A couple of weeks ago our residency program had its annual end-of-the-year barbecue and skit night. It's a fun time for visiting with families, celebrating the graduates, and getting a good laugh as all the classes perform skits to roast the other classes. It's a good time.
Except when it isn't. I remember so vividly two years ago the overwhelming feeling of sorrow as I walked up to the party. Honestly, I nearly told Jeff to turn around and just take me home. These parties, you see, are filled with babies and small children and big pregnant bellies because nearly everyone who is involved in our program either has a big family or is working on it.
When I think back to the very beginning of our struggle to get pregnant, part of what was so hard was that I felt alone. Of course, if I had let others in to our struggles sooner, I would have quickly discovered that I was not. But maybe part of why it was so hard to open up was that I didn't hear lots of other women openly talking about their struggles. I have often felt that being infertile gets you admittance to a club, but unfortunately sometimes it's a top-secret, private club with an ultra-secret handshake that everyone is ashamed to be in and no one wants to talk about. Why is it that only once you can "come clean" about your infertility do you suddenly find yourself meeting lots of other women who have been there?
After I got my plate of food the other week, Judah and I sat down on a blanket with two friends: one of my residency classmates with whom I now work, Christy, and the wife of a graduating resident, Sara. As we were eating, I was struck because both of these women also struggle with infertility. Christy also used IUI to conceive her son, and Sara has attempted IUI several times unsuccessfully. It's almost like we had planned an actual meeting of the infertile club right there on that plaid fleece blanket, in a sea of the uber-fertile. As we ate and chatted, Sara's Grandfather-in-law came over and made a comment to Sara, gesturing at Judah and Christy's son, Cayden, pointing out how many kids were around and how she should have a child. In that moment my heart just hurt for her. And for me. And for Christy and all those women who have this struggle. Sara, without a trace of bitterness, assured him that she "was working on it." Christy squeezed Sara's knee. I talked about how I used to hate these parties. I was glad we were there together.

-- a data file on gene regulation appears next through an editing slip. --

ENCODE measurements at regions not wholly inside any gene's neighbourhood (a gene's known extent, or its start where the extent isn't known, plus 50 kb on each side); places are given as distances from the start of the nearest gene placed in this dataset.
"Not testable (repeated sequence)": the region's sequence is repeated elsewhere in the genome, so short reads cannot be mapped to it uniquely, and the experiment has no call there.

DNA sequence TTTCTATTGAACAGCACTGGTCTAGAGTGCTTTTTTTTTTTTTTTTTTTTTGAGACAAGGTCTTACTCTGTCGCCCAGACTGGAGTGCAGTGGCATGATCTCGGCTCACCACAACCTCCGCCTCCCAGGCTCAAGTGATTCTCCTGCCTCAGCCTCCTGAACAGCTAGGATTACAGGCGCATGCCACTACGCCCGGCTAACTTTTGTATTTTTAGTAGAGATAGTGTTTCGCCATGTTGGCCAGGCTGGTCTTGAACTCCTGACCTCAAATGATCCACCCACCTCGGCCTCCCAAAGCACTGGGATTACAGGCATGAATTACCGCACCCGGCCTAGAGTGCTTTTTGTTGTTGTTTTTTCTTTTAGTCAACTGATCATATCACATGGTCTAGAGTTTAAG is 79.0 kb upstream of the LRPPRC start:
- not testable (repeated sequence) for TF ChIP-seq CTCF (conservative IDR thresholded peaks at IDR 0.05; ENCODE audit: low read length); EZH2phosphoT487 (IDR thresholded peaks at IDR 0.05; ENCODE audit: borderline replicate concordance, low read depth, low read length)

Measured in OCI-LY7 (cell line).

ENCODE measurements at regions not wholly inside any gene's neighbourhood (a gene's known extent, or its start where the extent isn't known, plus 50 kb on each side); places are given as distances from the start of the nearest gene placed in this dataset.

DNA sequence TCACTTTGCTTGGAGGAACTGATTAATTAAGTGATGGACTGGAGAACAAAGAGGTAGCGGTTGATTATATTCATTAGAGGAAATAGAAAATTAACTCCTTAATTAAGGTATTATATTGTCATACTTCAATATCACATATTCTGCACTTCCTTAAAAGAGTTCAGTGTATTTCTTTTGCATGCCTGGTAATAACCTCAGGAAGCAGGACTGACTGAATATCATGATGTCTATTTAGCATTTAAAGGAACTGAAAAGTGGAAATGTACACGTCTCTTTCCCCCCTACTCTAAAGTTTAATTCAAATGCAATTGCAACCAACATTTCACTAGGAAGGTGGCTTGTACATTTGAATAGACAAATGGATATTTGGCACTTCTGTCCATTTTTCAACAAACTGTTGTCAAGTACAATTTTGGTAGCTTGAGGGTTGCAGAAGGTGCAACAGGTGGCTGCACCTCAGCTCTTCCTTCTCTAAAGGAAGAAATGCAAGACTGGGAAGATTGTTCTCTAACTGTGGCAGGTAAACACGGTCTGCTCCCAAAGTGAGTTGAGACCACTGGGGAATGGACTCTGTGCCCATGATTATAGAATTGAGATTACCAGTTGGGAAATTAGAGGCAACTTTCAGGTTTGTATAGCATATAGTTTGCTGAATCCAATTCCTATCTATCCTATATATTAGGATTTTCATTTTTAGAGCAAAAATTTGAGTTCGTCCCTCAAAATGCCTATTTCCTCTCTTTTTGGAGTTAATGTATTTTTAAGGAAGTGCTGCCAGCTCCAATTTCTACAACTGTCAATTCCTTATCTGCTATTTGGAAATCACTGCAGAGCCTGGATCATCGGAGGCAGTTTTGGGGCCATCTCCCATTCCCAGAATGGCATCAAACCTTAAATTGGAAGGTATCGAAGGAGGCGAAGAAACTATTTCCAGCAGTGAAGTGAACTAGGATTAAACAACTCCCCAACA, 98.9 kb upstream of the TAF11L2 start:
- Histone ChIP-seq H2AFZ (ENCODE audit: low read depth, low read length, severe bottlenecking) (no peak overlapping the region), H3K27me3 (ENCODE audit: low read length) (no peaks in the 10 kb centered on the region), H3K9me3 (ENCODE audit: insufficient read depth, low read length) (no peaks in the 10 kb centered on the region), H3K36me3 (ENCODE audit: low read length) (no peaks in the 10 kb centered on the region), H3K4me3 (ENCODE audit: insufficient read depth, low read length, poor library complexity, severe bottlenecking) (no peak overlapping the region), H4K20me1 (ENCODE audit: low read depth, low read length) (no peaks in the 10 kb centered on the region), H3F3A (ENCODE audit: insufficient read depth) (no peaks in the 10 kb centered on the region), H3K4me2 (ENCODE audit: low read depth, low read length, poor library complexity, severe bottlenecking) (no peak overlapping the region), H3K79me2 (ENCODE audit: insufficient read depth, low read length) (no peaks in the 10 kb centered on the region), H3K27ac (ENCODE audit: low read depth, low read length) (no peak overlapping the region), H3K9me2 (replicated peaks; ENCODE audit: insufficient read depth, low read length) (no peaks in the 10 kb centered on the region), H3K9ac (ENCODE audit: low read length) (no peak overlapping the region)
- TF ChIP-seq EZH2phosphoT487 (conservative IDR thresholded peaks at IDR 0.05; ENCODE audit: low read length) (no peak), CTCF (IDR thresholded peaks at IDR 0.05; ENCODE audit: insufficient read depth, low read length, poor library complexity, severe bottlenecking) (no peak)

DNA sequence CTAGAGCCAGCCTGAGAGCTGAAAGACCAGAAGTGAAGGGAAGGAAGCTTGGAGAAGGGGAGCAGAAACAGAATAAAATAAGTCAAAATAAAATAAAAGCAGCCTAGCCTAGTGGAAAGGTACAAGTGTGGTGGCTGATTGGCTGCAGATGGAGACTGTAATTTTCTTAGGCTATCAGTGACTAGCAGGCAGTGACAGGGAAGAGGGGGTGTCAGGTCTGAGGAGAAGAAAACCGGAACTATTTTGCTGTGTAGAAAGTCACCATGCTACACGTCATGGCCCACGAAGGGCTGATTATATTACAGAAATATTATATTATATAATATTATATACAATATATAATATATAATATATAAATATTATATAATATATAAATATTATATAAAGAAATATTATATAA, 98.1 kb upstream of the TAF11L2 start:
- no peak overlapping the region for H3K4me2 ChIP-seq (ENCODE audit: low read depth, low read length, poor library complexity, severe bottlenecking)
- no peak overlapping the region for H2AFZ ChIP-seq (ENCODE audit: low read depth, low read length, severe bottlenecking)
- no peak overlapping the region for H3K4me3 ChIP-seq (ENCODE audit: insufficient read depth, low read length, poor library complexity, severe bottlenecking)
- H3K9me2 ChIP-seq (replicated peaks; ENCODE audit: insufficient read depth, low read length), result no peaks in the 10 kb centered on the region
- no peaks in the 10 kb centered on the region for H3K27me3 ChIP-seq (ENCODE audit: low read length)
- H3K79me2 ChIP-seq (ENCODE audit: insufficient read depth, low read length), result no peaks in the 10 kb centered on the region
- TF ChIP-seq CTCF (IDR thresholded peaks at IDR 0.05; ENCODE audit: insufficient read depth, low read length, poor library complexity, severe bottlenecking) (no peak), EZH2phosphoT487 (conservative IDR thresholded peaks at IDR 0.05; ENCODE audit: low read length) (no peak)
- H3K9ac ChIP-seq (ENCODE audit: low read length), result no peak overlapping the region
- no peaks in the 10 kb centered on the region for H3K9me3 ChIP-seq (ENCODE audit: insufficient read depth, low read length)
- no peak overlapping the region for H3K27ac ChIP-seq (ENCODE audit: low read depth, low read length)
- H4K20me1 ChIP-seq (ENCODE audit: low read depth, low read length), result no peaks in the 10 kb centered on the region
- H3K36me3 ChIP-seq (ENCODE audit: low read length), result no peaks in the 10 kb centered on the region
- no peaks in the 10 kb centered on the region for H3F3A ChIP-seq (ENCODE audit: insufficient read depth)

I thought about all this again when I went to a wedding last weekend and ran into my middle school history teacher (small world, huh?). As we were catching up, she talked about how thankful she was that God called her into teaching. "I was never able to have kids," she told me, "but as a teacher God made me feel like I did." She just openly volunteered that information. We were basically just making small talk and even though I can imagine the months and years of pain contained in that single sentence, she just freely told me. I was able to tell her a little of our struggles and even in that brief interaction, I was encouraged. I am not alone in this. Even if we never have any more children, God is still good.
That kind of openness is what we need more of in the church. Women who can bring up the pain that God has redeemed in their lives freely and easily and in such a way that those who are entering the same hard path will have a light to follow.
I hope I get there one day.